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Announcer McGuire ailing

Al McGuire, the former Marquette basketball coach who retired as a CBS broadcaster earlier this year, is living in a hospice-like facility and being treated for an unspecified illness, the Milwaukee Journal Sentinel reported Friday.

He was transferred to the facility a few days after entering a hospital July 27.

McGuire, who turned 72 on Thursday, retired from CBS-TV as a college basketball broadcaster after calling the Wisconsin-Indiana game March 5. He said then that he was suffering from a form of anemia.

Asked why he was not more forthcoming about his condition, McGuire said, "If I cry, everybody will cry."

His wife, Pat, said he has been getting blood transfusions.

"Al's anemic, so things hang around a little bit longer," she said. "So, he's had a little infection there. But, you know, he gets up and goes out. He's not at home. This works better. They give him some intravenous stuff, and the nurses check his blood and everything. So that's better than every day running someplace and having people in and out of here constantly. So it's better that they do this with him."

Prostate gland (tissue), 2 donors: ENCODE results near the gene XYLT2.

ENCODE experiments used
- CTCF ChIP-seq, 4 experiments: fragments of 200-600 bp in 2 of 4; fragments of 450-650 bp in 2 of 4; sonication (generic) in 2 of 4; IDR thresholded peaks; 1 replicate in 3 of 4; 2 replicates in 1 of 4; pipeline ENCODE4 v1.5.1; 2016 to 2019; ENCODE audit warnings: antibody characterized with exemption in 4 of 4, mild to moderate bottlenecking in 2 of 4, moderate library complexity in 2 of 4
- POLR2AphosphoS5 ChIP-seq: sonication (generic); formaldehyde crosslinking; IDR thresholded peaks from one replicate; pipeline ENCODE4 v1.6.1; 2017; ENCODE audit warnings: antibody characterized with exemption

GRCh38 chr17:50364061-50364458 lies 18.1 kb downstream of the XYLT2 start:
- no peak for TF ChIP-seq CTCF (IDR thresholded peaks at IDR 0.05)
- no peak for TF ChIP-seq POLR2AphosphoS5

McGuire said in March that his condition had been diagnosed in February 1999.

"I don't want to get into it," he said then. Asked if his condition was life-threatening, McGuire said: "I don't think at the present time. I think I'll be around for quite a while, I hope."

CBS announced his retirement while introducing the NCAA basketball broadcast teams.

Dick Enberg, who worked with McGuire and Billy Packer at NBC, said McGuire cried March 4 when he told Enberg he wouldn't be able to handle NCAA Tournament duty.

McGuire retired from coaching after Marquette won the national championship in 1977.